• Not very accurate

© Bioinformatics Centre, UoP

welling s method
Welling’s method
  • Based on the % of each aa present in known epitopes compared with the % of aa in the avg. composition of a protein.
  • assigns an antigenicity value for each amino acid from the relative occurrence of the amino acid in an antigenic determinant site.
  • regions of 7 aa with relatively high antigenicity are extended to 11-13 aa depending on the antigenicity values of neighboring residues.

© Bioinformatics Centre, UoP

parker hodges method
Parker & Hodges method
  • Utilizes 3 parameters :
        • Hydrophilicity : HPLC
        • Accessibility : Janin’s scale
        • Flexibility : Karplus & Schultz
  • Hydrophilicity parameter was calculated using HPLC from retention co-efficients of model synthetic peptides.
  • Surface profile was determined by summing the parameters for each residue of a seven-residue segment and assigning the sum to the fourth residue.
  • One of the most useful prediction algorithms

© Bioinformatics Centre, UoP

kolaskar tongaonkar s method
Kolaskar & Tongaonkar’s method
  • Semi-empirical method which uses physiological properties of amino acid residues
  • frequencies of occurrence of amino acids in experimentally known epitopes.
  • Data of 169 epitopes from 34 different proteins was collected of which 156 which have less than 20 aa per determinant were used.
  • Antigen: EMBOSS

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cep server
CEP Server
  • Predicts the conformational epitopes from X-ray crystals of Ag-Ab complexes.
  • uses percent accessible surface area and distance as criteria

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an algorithm to map sequential and conformational epitopes of protein antigens of known structure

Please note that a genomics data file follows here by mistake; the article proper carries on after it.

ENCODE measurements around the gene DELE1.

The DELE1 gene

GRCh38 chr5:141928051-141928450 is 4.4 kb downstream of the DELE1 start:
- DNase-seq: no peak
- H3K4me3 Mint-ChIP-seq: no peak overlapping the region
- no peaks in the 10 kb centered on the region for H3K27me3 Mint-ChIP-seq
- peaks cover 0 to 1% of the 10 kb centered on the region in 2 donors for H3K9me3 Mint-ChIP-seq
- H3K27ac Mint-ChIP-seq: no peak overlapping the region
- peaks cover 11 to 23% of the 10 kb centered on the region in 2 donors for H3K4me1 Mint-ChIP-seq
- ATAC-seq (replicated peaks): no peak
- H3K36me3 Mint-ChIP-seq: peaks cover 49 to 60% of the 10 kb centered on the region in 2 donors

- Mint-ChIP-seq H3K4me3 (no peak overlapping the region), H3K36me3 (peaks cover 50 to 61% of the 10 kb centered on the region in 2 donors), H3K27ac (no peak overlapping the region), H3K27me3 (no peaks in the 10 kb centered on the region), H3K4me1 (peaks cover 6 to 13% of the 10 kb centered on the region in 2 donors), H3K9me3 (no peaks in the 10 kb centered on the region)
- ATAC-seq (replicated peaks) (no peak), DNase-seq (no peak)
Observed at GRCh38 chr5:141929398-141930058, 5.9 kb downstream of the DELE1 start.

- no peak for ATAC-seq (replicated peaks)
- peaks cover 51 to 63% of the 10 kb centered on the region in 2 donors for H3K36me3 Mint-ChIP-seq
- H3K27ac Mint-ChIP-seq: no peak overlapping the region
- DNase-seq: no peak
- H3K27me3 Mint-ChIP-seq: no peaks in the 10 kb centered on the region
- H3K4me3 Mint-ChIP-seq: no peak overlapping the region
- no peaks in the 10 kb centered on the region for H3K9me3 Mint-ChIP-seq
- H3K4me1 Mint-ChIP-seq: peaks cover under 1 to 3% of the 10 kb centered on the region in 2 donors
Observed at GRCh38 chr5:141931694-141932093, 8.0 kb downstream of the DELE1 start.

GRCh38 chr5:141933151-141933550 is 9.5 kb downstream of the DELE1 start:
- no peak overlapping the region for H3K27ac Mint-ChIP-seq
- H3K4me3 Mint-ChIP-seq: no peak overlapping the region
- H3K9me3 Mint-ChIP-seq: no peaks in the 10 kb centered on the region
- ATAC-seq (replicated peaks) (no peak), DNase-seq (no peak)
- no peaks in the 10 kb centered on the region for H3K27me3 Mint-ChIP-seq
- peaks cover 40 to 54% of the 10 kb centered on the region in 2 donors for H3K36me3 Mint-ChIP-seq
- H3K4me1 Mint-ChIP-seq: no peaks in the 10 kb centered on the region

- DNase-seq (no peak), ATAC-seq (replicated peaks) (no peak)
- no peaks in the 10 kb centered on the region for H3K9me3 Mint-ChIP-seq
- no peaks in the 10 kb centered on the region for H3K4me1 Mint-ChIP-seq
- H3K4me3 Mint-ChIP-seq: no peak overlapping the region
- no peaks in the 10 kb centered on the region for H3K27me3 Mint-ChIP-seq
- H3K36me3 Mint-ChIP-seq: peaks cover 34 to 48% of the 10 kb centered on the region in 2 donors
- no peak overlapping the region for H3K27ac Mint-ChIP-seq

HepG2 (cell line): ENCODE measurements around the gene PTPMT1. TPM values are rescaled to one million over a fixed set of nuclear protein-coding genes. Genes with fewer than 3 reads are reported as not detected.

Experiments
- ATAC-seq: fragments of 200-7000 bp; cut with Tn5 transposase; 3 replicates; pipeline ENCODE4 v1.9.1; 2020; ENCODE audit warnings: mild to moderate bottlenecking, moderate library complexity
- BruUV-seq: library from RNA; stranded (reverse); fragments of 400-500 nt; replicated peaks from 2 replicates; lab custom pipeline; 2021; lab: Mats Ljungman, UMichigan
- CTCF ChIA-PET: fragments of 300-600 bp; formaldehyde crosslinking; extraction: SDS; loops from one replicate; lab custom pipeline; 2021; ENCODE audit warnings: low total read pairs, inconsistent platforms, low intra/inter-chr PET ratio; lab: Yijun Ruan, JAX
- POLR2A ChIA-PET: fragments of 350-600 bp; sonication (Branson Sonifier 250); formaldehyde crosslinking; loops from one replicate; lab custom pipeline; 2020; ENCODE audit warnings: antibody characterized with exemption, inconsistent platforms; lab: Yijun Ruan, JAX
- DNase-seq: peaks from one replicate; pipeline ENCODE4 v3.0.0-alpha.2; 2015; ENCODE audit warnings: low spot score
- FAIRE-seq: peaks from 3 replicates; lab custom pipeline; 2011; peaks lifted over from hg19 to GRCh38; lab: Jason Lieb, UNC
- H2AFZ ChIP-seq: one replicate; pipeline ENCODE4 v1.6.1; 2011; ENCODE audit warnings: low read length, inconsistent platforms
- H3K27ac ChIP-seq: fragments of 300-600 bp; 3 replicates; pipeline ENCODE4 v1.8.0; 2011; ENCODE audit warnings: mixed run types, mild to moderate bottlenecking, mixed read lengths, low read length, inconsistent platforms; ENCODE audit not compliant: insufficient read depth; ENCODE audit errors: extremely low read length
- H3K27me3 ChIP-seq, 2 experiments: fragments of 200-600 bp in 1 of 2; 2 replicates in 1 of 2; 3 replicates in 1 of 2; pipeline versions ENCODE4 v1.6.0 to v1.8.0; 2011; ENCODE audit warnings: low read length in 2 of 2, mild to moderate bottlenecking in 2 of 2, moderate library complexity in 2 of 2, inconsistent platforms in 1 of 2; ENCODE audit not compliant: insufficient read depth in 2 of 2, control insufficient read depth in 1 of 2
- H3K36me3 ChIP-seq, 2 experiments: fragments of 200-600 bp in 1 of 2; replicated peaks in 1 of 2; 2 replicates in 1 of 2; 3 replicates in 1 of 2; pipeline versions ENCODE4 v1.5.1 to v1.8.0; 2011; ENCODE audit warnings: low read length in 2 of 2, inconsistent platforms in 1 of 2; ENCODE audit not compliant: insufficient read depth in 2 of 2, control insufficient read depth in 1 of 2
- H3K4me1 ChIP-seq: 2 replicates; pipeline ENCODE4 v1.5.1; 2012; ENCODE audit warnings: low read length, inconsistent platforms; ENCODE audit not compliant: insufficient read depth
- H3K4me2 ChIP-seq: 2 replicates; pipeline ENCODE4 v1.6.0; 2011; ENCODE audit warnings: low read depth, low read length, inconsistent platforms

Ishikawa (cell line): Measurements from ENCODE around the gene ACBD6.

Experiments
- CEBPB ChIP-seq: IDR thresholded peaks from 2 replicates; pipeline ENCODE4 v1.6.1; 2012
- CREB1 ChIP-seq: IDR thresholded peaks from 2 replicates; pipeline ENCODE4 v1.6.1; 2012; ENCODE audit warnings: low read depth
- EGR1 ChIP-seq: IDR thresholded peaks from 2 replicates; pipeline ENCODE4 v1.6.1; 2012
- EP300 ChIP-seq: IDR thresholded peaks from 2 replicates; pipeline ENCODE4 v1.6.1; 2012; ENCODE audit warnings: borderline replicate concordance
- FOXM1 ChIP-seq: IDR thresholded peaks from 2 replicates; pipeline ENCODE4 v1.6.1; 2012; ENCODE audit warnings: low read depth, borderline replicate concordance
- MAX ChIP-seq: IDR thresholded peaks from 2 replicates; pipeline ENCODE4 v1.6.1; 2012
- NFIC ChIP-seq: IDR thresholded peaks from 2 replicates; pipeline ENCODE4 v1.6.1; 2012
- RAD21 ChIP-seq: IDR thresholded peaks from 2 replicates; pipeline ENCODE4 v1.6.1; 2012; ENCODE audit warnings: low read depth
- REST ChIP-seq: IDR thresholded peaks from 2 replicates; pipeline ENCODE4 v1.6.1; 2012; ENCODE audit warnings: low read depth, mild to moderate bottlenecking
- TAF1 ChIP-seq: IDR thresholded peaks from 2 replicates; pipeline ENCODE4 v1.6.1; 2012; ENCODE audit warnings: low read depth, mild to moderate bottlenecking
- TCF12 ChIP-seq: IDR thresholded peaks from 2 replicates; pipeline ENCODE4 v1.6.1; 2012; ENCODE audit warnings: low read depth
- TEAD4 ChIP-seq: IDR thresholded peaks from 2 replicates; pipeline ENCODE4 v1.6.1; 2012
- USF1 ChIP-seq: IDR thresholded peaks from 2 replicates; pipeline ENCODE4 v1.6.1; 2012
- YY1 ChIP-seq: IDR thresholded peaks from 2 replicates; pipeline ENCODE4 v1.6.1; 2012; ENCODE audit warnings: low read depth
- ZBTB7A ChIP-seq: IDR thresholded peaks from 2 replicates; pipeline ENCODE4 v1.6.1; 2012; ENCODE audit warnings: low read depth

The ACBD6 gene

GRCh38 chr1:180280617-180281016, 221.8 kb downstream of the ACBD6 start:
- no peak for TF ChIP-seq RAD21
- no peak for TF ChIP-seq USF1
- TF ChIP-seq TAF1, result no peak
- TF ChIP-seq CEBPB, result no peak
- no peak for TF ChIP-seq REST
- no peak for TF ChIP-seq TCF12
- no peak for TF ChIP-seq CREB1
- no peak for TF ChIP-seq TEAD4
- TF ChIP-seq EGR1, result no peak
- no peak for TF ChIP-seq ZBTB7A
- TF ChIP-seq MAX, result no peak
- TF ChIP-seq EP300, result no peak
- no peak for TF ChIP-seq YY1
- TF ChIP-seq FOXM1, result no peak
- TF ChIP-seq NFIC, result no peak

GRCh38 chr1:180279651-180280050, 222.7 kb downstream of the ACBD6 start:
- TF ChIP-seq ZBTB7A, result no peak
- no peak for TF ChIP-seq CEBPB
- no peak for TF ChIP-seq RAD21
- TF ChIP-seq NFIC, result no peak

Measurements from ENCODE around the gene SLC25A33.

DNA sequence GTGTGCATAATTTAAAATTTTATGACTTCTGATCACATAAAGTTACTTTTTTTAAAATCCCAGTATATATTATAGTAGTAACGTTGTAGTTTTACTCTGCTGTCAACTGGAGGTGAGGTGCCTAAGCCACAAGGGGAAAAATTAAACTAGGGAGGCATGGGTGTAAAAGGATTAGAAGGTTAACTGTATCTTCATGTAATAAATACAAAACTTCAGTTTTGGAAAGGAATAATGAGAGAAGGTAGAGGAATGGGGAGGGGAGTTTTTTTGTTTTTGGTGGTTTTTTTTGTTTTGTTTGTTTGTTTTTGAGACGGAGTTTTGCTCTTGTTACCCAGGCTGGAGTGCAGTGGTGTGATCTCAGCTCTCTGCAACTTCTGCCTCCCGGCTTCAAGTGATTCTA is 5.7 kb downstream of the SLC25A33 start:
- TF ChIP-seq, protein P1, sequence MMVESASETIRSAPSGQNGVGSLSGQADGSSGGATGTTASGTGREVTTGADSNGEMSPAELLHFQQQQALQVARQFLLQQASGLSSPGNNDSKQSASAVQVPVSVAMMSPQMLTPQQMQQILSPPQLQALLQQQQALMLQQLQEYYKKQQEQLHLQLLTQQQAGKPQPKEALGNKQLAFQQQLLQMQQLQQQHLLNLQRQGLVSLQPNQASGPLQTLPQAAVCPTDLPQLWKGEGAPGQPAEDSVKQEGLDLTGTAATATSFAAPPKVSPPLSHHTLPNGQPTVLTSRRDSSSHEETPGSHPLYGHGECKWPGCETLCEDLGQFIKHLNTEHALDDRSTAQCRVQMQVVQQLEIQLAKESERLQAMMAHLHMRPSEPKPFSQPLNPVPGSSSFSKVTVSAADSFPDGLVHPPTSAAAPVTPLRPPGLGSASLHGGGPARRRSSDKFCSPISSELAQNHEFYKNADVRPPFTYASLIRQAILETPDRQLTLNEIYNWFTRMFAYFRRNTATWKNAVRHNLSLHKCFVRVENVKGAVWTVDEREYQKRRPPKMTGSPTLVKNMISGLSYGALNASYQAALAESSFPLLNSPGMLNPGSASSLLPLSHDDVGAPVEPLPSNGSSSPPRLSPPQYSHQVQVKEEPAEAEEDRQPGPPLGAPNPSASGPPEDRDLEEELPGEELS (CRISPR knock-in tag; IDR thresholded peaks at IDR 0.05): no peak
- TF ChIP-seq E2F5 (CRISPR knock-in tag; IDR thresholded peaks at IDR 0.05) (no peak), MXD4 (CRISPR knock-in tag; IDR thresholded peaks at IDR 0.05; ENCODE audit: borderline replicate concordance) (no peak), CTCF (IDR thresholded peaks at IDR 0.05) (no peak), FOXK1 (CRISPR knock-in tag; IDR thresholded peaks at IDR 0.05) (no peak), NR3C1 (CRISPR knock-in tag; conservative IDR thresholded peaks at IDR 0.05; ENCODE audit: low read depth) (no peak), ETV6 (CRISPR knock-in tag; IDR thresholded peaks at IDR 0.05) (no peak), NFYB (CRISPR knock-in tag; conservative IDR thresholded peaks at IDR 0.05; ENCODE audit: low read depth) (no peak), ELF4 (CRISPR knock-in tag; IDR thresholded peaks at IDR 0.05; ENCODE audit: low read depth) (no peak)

An algorithm to map sequential and conformational epitopes of protein antigens of known structure

© Bioinformatics Centre, UoP

ce beyond validation
CE: Beyond validation
  • High accuracy:
    • Limited data set to evaluate the algorithm
    • Non-availability of true negative data sets
  • Prediction of false positives?
    • Are they really false positives?
  • Limitation:
    • Limited by the availability of 3D structure data of antigens

Different Abs (HyHEL10 & D1.3) have over-lapping binding sites

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ce features
CE: Features
  • The first algorithm  for the prediction of conformational epitopes or antibody binding sites of protein antigens
  • Maps both: sequential & conformational epitopes
  • Prerequisite: 3D structure of an antigen

© Bioinformatics Centre, UoP

cep conformational epitope prediction server http bioinfo ernet in cep htm
CEP: Conformational Epitope Prediction Serverhttp://bioinfo.ernet.in/cep.htm

© Bioinformatics Centre, UoP

t cell epitope prediction algorithms
T-cell epitope prediction algorithms
  • Considers amphipathic helix segments, tetramer and pentamer motifs (charged residues or glycine) followed by 2-3 hydrophobic residues and then a polar residue.
  • Sequence motifs of immunodominant secondary structure capable of binding to MHC with high affinity.
  • Virtual matrices which are used for predicting MHC polymorphism and anchor residues.

© Bioinformatics Centre, UoP

slide24
Case study: Design & development of peptide vaccine against Japanese encephalitis virus

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we have chosen je virus because
We Have Chosen JE Virus, Because
  • JE virus is endemic in South-east Asia including India.
  • JE virus causes encephalitis in children between 5-15 years of age with fatality rates between 21-44%.
  • Man is a "DEAD END" host.

© Bioinformatics Centre, UoP

we have chosen je virus because1
We Have Chosen JE Virus, Because
  • Killed virus vaccine purified from mouse brain is used presently which requires storage at specific temperatures and hence not cost effective in tropical countries.
  • Protective prophylactic immunity is induced only after administration of 2-3 doses.